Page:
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A 1972 agreement between Canada and the United States reduce

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A 1972 agreement between Canada and the United States reduce [#permalink]

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New post Updated on: 30 Aug 2017, 18:37
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Edit: The discussion is locked. Go HERE for further discussion.


A 1972 agreement between Canada and the United States reduced the amount of phosphates that municipalities had been allowed to dump into the Great Lakes.

(A) reduced the amount of phosphates that municipalities had been allowed to dump
(B) reduced the phosphate amount that municipalities had been dumping
(C) reduces the phosphate amount municipalities have been allowed to dump
(D) reduced the amount of phosphates that municipalities are allowed to dump
(E) reduces the amount of phosphates allowed for dumping by municipalities

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Originally posted by rahul on 01 Sep 2004, 00:51.
Last edited by broall on 30 Aug 2017, 18:37, edited 3 times in total.
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Re: A 1972 agreement between Canada and the United States reduce [#permalink]

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New post 15 Dec 2010, 19:47
Hi,

Its D, but There might be a conflict between A & D

D shows that the reduction is still valid

A shows that, earlies large amount was allowed( use of Had been-Past perfect) but it was reduced after that (use of simple past) . doesnot tell anything whether the Reduction is amount is still valid or not.
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Re: A 1972 agreement between Canada and the United States reduce [#permalink]

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New post 15 Dec 2010, 20:49
Mathematics drives me nuts. That is why I am in Verbal. But considering that numerics is all about the nuances behind numbers, you may be right. But the essence of tense usage, demands that when you talk of something that has ended, it must have stopped lock, stock and barrel. There is no question of something stopping half the mark and still calling it as “stopped”. It will fall on the side of continuance. That is why I am inclined to think that past perfect doesn’t fit.
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Re: A 1972 agreement between Canada and the United States reduce [#permalink]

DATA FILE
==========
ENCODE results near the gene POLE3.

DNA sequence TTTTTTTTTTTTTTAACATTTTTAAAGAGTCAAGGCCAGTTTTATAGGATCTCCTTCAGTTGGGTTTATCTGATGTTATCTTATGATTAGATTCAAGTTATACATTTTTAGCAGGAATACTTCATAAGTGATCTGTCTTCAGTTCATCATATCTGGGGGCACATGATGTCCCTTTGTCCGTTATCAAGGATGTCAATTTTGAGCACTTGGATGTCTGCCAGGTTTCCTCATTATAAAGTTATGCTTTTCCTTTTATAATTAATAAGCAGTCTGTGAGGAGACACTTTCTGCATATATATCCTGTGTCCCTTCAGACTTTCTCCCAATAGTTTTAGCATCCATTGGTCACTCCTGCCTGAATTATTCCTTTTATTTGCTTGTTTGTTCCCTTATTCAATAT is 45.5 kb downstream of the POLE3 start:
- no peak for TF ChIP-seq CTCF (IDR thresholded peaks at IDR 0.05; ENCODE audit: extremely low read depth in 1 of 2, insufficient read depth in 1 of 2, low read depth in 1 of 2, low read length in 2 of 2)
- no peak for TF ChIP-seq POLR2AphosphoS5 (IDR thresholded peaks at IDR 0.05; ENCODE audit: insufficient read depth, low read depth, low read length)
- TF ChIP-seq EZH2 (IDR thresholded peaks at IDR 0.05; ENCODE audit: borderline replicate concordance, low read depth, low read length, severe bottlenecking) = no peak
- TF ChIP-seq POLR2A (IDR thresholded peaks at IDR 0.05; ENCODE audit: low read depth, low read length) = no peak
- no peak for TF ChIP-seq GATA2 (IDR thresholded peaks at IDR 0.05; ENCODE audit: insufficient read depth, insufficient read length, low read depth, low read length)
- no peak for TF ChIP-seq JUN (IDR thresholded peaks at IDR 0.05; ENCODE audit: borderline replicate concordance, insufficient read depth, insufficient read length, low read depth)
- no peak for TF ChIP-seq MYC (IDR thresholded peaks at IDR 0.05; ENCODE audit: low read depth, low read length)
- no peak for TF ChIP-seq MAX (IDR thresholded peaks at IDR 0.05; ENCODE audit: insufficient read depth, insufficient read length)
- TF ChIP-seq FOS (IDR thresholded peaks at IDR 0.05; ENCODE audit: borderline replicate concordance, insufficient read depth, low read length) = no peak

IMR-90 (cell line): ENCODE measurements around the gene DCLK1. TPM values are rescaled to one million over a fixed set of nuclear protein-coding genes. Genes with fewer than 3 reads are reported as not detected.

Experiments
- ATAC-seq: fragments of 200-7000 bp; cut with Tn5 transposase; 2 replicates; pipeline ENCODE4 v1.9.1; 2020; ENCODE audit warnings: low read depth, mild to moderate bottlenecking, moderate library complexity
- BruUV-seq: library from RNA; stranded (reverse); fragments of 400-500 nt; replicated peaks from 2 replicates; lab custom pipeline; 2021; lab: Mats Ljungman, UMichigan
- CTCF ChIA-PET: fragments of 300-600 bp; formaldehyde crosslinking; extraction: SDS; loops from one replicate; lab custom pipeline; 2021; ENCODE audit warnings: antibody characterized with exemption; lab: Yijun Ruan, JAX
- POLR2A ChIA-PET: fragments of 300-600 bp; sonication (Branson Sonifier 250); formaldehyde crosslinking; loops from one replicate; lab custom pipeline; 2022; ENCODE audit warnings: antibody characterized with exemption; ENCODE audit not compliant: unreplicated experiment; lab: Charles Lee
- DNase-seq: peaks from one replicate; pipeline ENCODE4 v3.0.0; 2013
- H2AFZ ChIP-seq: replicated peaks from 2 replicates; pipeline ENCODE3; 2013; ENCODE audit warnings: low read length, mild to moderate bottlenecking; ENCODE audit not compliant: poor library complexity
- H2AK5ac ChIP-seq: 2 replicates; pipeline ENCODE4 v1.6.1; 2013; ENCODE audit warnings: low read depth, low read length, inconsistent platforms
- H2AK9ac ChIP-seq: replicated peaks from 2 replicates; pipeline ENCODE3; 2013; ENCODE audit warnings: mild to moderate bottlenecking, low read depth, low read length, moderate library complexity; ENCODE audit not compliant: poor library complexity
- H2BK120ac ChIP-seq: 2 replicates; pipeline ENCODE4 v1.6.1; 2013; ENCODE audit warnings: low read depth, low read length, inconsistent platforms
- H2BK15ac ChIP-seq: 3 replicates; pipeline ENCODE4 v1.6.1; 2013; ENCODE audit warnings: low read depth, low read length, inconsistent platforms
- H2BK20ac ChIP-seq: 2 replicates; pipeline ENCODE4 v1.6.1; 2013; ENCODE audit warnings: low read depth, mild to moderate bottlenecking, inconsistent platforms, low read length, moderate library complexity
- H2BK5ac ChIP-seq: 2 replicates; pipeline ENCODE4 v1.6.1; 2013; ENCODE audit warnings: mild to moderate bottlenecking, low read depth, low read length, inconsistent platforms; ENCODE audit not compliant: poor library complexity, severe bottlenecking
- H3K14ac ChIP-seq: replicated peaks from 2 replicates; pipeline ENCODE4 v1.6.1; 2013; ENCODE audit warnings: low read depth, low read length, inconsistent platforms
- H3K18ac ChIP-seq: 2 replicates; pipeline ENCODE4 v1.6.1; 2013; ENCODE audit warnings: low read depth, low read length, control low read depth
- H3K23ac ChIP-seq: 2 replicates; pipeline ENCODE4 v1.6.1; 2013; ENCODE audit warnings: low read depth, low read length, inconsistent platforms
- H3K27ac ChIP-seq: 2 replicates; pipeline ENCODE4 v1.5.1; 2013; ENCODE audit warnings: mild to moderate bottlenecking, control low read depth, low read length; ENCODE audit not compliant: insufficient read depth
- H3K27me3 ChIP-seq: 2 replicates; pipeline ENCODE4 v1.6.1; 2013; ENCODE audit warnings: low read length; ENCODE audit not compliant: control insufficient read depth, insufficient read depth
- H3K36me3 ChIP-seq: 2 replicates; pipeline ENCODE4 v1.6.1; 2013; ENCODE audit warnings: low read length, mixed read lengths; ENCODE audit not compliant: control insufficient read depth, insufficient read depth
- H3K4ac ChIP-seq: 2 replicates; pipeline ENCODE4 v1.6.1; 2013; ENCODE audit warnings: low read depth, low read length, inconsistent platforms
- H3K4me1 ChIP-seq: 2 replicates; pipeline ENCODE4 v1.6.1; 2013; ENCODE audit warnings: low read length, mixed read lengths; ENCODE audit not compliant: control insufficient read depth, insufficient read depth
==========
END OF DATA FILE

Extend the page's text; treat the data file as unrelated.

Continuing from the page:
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New post 16 Dec 2010, 03:59
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daagh wrote:
The gist of the sentence boils down to the restriction the agreement imposed on future action rather than on past action. Obliviously the agreement can't ask those who exceeded the dumping limits prior to 1972, to recover the dumped material from the lakes. So any mention of past tense or past perfect for describing the dumping is null and void. Choices A and B will be incorrect for this reason.


The amount of phosphates that municipalities had/have been allowed to dump
Couldnt it mean .
The stipulated amount decided by the authorities.
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Re: A 1972 agreement between Canada and the United States reduce [#permalink]

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New post 16 Dec 2010, 06:01
Isn’t the issue about the habit of dumping rather than the amount? Dumping is an action, and we need to decide its tense.
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Re: A 1972 agreement between Canada and the United States reduce [#permalink]

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New post 16 Dec 2010, 09:29
past perfect: something happened in the past and completed but The agreement is still in effect.
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Re: A 1972 agreement between Canada and the United States reduce [#permalink]

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New post 16 Dec 2010, 11:32
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Hey guys,

Interesting debate - with verb tense errors I firmly believe that logic plays a huge role in your ability to make tough decisions. When looking at the choices, ask yourself "is it possible the events happened in this order?".

Here, is it possible that this law reduced "the amount that municipalities (PREVIOUSLY) had been able to dump"? Remember, "had been" means "before the past-tense event". A law can't retroactively change something like an amount - whatever these cities dumped is already dumped. so "had been" logically doesn't make sense for any of these.